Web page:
A flatboat journey has been made by a descendant of early Thompson family members of Bethel Church,
in remembrance of the Primitive Baptist heritage they have in this pioneer church for Missouri.

Brother Ron Drake (eldest son of Elder Mervin E. Drake, of Indiana, who is also well known in Missouri, Illinois, and Iowa) embarked upon a journey of remembrance on a flatboat trip from near Cincinnati, Ohio to Cape Girardeau, Mo. The trip on the Ohio and Mississippi Rivers brought to remembrance the difficult and dangerous journey made by Closs Thompson, and his sons Elder Wilson Thompson and Jeremiah Johnson, and others of the Thompson family in 1810. Brother Ron Drake is a descendant of Closs and Jeremiah Thompson. Elders Wilson Thompson and Benjamin Thompson served as pastors of Bethel Church for much of its existence, and others of the Thompson family, including Jeremiah, were members there. The descendants of Closs Thompson, have the right to claim their heritage at Bethel Church, both from a church and family standpoint, and they are proud to be known as Hardshell Baptists. There will be no fundraisers, and contributions will not be accepted, as it is an endeavor of the Thompson family of Bethel Church, in honor of the heritage of true Primitive Baptists.

The flatboat, 12' wide and 42' long, with a cabin on top, is constructed from timber on the Jeremiah Thompson farm in Western Indiana. The journey took place in December, 2006 and began where the original 1810 expedition is believed to have embarked from, near the confluence of the Little Miami and Ohio Rivers. The flatboat's name, "Journey of Remembrance," is engraved on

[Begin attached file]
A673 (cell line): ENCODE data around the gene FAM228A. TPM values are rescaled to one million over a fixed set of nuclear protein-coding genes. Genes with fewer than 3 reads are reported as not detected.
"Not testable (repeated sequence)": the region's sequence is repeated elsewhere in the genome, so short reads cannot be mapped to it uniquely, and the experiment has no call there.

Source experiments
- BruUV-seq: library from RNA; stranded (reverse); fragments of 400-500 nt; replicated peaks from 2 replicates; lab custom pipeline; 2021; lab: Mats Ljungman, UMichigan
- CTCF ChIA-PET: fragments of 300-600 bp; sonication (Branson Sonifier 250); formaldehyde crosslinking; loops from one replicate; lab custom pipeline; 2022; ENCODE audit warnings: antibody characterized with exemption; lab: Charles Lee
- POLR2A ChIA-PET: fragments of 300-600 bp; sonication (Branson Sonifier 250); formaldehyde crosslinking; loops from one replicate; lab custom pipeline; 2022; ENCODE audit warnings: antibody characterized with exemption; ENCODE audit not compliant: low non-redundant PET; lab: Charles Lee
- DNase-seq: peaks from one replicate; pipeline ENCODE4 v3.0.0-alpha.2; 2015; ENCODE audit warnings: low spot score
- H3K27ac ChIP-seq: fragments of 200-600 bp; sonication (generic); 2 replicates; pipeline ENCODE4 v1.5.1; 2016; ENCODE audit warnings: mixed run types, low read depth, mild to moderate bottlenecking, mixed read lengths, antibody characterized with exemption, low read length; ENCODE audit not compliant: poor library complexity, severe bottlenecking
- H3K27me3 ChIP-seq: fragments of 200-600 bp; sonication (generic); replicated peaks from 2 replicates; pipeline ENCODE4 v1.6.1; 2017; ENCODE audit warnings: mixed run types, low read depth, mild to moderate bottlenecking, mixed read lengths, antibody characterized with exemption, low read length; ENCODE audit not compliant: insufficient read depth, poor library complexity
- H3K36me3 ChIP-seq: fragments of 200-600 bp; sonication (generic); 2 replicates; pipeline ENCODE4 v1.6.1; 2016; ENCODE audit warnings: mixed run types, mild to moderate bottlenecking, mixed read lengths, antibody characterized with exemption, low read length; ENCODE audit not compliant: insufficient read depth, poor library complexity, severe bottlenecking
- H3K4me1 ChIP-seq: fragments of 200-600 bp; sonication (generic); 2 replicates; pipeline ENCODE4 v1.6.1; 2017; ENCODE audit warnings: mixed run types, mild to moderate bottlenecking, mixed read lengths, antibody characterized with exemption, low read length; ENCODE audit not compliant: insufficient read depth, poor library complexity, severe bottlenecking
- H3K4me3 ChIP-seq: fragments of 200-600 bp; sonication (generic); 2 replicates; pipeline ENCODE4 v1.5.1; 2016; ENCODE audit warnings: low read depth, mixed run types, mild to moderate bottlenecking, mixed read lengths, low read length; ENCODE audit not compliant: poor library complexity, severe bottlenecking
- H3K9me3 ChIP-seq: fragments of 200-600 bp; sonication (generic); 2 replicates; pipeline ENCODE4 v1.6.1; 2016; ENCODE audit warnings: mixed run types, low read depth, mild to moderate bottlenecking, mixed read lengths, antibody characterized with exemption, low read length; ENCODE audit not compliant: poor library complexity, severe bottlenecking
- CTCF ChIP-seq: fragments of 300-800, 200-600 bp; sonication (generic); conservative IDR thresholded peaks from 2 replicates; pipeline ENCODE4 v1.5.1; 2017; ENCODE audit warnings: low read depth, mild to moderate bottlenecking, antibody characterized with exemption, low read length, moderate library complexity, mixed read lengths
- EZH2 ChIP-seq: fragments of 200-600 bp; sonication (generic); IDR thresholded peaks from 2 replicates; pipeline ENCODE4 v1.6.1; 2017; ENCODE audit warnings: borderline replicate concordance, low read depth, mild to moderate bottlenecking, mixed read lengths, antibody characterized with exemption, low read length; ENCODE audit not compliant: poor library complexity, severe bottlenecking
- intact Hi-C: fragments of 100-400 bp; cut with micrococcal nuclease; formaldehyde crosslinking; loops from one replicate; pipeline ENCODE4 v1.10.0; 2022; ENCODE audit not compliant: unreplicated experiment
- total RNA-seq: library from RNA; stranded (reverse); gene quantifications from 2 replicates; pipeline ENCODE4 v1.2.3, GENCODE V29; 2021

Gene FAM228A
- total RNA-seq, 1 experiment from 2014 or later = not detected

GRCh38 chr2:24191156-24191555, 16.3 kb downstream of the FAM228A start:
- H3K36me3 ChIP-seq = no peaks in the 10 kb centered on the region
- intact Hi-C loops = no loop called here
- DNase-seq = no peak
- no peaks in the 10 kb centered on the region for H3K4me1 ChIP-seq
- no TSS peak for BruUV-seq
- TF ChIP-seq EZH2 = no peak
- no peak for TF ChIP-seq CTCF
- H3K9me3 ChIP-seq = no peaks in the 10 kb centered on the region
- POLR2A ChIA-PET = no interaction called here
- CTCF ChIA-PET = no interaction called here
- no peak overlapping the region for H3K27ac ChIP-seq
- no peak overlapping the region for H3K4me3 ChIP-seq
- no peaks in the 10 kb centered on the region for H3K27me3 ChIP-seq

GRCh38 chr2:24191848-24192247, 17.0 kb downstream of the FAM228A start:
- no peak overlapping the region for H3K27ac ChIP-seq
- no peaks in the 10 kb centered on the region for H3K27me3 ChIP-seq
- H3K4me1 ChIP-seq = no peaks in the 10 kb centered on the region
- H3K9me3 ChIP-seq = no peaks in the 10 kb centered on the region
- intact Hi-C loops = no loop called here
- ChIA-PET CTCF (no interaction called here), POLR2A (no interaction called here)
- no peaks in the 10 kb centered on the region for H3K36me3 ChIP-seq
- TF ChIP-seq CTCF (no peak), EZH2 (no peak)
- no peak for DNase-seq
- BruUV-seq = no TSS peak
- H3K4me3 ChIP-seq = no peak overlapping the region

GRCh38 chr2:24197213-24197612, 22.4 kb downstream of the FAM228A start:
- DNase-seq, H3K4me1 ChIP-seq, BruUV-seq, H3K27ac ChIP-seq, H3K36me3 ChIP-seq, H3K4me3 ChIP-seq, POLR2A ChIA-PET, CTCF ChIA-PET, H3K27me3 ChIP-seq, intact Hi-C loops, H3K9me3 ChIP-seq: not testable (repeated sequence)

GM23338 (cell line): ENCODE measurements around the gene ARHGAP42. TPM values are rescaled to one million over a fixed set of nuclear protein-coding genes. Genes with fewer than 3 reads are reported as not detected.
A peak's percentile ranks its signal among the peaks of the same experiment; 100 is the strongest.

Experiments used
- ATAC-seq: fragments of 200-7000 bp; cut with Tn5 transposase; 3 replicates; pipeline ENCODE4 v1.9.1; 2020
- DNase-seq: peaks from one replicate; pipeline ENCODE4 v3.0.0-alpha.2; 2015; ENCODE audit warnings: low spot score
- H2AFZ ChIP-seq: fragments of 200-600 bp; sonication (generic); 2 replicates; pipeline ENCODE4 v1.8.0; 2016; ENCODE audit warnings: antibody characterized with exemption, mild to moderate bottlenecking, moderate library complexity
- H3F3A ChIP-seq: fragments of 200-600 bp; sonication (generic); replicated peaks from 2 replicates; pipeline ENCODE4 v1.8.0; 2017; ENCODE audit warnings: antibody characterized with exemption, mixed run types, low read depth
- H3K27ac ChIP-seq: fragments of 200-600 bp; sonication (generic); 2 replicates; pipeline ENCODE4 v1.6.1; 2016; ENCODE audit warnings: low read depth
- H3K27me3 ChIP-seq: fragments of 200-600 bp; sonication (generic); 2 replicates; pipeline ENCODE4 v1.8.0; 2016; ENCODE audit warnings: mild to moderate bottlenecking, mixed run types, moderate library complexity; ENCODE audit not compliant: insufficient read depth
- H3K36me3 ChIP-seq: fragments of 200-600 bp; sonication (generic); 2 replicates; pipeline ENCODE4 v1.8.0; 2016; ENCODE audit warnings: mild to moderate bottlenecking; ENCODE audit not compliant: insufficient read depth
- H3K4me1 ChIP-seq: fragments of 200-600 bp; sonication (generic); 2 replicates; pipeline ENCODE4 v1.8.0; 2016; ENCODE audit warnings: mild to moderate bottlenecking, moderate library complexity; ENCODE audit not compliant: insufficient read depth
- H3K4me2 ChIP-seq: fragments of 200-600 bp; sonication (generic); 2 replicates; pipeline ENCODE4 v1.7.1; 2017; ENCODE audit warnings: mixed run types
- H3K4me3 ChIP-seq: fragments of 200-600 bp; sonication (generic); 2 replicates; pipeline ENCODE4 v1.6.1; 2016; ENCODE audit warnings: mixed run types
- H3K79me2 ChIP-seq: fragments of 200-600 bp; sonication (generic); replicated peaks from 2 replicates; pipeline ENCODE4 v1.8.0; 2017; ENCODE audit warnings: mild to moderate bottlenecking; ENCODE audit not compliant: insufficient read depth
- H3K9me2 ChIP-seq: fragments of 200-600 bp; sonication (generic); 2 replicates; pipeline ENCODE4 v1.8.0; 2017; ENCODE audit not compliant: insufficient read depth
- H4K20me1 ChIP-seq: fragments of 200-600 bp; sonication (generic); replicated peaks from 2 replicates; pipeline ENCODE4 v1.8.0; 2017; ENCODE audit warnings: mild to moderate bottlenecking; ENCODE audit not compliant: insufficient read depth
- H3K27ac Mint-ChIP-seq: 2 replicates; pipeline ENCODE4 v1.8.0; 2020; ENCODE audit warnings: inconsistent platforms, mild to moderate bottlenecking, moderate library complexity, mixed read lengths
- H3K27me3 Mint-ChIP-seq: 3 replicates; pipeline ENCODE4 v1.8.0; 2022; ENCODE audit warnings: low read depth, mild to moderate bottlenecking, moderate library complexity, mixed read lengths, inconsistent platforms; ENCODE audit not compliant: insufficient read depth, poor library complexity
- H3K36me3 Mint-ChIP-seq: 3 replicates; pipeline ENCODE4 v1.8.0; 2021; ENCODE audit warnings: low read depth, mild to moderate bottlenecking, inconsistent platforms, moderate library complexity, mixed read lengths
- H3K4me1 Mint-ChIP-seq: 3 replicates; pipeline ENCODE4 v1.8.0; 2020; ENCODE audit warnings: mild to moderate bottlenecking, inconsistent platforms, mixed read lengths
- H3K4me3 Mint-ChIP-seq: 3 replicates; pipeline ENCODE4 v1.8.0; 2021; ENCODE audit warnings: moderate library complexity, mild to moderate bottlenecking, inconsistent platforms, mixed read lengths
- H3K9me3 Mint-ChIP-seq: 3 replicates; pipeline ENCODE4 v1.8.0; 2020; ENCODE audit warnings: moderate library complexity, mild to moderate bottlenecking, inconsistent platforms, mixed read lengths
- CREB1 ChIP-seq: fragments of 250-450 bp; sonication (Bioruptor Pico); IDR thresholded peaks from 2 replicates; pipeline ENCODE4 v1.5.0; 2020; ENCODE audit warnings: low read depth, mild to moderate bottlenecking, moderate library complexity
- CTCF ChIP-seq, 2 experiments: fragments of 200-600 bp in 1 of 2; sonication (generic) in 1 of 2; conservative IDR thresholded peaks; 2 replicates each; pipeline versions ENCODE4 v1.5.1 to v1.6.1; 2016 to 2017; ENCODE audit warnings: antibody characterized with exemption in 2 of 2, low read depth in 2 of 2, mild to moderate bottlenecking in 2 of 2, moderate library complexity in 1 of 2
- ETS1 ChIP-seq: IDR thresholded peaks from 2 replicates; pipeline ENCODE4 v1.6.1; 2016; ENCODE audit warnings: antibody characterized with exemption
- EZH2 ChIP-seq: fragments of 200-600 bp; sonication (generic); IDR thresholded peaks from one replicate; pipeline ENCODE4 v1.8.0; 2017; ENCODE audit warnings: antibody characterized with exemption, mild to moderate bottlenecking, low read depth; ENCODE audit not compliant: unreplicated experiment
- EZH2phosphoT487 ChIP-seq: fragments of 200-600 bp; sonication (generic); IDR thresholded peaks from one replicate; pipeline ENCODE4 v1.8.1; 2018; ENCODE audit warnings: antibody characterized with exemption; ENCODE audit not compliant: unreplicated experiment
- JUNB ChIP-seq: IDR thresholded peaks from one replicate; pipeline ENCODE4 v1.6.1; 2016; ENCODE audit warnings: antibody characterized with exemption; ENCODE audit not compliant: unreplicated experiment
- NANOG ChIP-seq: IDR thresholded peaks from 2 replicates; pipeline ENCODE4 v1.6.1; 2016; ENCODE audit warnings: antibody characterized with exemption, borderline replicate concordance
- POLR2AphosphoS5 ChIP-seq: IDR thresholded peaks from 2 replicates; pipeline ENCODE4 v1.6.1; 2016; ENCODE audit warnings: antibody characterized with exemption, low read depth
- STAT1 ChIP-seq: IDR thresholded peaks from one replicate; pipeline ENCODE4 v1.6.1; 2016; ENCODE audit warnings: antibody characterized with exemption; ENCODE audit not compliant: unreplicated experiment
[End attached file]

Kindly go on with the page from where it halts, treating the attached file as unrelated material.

a log from the old Bethel Church meeting house; the log is mounted above
the door of the flatboat's cabin.

Along the way, the Journey of Remembrance made stops including the Rising Sun Marina (Ind.), Markland Lock (Ind.), Madison (Ind.), McAlpine Lock (Ind.), New Albany Ramp under Bridge (Ind.), Leavenworth (Ind.), Tell City Ramp (Ind.), Cannelton Lock (Ind.), Grandview (Ind.), Newburgh Lock (Ind.), Evansville (Ind.), Mt. Vernon (Ind.), John T. Myers Lock (Ind.), Old Shawnee Town (Ill.), Cave in Rock (Ill.), Elizabethtown (Ill.), Smithland Lock (Ill.), Metropolis (Ill.), Lock 53 (Ill.), Ft. Defiance State Park (at the confluence of Ohio and Mississippi Rivers); Turning up the Mississippi River: Elkins Landing on Price Landing (Mo.), Cape Girardeau (Mo.).



The second* Baptist Church organized in Missouri Territory was called Bethel, which was organized on July 19, 1806, near Jackson, in Cape Girardeau County. Bethel Church continued to be affiliated with the Regular Baptists, or what is now known as Primitive Baptists, throughout its existence. Elder Wilson Thompson, a well-known Primitive Baptist minister, and Elder Benjamin Thompson, his uncle, were two of the men who served as pastors of Bethel Church. The Missouri Baptist Convention (Southern Baptist) obtained ownership of the site, a few years ago, and is presently rebuilding the log meeting house. They know, but will not admit, that Bethel Church was constituted by, and continued to stand with, the Primitive Baptists.

The Primitive Baptist Library of Carthage, Illinois, is presently in the process of reproducing an early edition of Elder Wilson Thompson's Autobiography, published by D. H. Goble. The Primitive Baptist Library Quarterly will publish nearly 100 hymns composed by Elder Wilson Thompson, which appear in his Baptist Hymn Book copyrighted in 1844. The library's copy is an 1850 printing. The library also has a transcript of the records of Bethel Church, which shows that the church held to Primitive Baptist beliefs from the beginning.

At the time of his trip to Missouri in 1810, Elder Wilson Thompson was 22 years old, and his library at that time consisted of a small Bible, Rippon's hymn book, and Pilgrim's Progress. Copies of these three books will be taken along on the flatboat journey.

Drawing of old Bethel Church near Jackson, Cape Girardeau County, Mo.
Elder Wilson Thompson. Others who came by flatboat with him, in 1810, included his wife, Mary Grigg Thompson; his father and mother, Closs Thompson Jr. and Rebecca Wilson Thompson; his oldest sister (Jane); and children (presumably his younger brothers and sisters, or perhaps cousins) are also mentioned but not by name. Elder Wilson Thompson's brother, Jeremiah Thompson, and a cousin, John Reynolds, came by land, at the same time, to bring the horses.  
Information provided by
The Primitive Baptist Library